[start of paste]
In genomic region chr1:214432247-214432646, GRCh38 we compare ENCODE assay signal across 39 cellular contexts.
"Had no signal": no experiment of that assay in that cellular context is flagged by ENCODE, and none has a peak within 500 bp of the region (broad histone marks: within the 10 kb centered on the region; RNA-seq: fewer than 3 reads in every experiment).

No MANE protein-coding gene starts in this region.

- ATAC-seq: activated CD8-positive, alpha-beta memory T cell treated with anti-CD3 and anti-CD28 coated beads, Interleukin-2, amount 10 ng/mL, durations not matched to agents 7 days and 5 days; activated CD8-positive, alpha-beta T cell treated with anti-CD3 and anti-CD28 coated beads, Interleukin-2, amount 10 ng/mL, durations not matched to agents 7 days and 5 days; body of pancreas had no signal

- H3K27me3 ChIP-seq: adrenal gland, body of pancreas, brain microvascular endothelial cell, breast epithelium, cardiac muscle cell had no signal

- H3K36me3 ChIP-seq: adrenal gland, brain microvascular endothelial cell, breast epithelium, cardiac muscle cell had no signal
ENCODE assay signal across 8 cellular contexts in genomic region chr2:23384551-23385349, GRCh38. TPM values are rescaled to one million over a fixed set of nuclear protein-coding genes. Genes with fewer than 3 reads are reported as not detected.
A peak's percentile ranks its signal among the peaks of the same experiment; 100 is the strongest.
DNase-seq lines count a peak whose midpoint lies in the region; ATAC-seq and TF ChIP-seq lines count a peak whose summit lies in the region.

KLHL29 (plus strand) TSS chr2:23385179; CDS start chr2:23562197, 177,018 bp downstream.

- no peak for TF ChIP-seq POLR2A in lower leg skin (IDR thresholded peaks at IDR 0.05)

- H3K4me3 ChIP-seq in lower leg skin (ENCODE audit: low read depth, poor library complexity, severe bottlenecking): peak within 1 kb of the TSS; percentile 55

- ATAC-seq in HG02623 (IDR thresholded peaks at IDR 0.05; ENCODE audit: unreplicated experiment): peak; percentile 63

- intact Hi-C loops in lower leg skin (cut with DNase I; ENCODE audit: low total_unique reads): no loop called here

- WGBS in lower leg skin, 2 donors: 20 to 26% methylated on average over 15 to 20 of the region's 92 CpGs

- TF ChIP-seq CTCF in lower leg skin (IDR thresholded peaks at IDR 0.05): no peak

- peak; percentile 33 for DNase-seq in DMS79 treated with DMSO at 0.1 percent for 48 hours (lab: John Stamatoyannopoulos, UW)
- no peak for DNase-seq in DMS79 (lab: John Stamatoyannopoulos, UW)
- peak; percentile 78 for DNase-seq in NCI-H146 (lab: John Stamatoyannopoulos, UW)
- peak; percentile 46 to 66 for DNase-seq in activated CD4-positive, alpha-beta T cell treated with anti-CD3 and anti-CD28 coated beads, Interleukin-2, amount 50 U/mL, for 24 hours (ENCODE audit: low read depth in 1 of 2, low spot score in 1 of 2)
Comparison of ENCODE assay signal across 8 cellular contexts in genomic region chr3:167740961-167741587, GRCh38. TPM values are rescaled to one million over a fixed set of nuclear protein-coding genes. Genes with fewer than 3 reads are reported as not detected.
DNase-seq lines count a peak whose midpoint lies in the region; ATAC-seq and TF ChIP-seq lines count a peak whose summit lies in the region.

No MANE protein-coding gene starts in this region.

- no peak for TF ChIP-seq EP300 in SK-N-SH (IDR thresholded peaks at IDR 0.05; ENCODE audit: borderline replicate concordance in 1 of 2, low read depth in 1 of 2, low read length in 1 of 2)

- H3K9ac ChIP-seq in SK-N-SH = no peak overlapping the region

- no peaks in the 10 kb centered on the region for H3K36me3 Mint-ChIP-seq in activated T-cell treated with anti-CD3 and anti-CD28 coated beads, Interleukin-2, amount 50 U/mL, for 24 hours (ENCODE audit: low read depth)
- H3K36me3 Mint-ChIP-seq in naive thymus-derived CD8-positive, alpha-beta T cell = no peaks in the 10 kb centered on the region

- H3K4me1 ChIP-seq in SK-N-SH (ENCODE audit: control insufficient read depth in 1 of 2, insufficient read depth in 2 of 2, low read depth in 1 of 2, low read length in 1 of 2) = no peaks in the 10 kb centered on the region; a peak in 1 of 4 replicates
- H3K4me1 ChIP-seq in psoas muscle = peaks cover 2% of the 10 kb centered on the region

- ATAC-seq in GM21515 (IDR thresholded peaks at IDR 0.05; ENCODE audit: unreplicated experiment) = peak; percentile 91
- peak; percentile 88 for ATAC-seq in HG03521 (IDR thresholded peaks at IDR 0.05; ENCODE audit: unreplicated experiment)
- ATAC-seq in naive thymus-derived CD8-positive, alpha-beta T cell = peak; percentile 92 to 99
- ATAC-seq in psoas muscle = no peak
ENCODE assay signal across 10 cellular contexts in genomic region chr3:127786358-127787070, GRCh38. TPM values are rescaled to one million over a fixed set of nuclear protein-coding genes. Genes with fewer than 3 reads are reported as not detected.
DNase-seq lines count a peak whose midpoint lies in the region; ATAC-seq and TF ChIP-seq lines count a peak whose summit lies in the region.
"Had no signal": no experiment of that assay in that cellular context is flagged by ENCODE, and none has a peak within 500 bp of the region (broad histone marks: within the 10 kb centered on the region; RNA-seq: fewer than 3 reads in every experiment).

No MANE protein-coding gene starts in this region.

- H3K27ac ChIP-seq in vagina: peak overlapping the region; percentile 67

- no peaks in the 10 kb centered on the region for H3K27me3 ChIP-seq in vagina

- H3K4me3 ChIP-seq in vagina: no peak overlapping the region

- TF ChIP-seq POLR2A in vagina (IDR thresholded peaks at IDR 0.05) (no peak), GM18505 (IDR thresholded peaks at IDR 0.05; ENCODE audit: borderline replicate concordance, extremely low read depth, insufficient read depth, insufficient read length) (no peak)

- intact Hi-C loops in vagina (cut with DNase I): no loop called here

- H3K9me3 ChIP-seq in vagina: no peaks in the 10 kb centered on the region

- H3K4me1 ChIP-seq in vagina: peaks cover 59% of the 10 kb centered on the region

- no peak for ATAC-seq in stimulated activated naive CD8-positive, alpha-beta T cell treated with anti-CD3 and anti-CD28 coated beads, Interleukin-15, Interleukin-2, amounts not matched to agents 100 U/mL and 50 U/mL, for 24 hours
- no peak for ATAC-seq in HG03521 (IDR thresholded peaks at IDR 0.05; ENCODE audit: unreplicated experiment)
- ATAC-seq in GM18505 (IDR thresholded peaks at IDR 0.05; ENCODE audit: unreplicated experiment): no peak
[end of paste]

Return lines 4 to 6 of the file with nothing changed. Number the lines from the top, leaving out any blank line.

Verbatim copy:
- ATAC-seq: activated CD8-positive, alpha-beta memory T cell treated with anti-CD3 and anti-CD28 coated beads, Interleukin-2, amount 10 ng/mL, durations not matched to agents 7 days and 5 days; activated CD8-positive, alpha-beta T cell treated with anti-CD3 and anti-CD28 coated beads, Interleukin-2, amount 10 ng/mL, durations not matched to agents 7 days and 5 days; body of pancreas had no signal

- H3K27me3 ChIP-seq: adrenal gland, body of pancreas, brain microvascular endothelial cell, breast epithelium, cardiac muscle cell had no signal

- H3K36me3 ChIP-seq: adrenal gland, brain microvascular endothelial cell, breast epithelium, cardiac muscle cell had no signal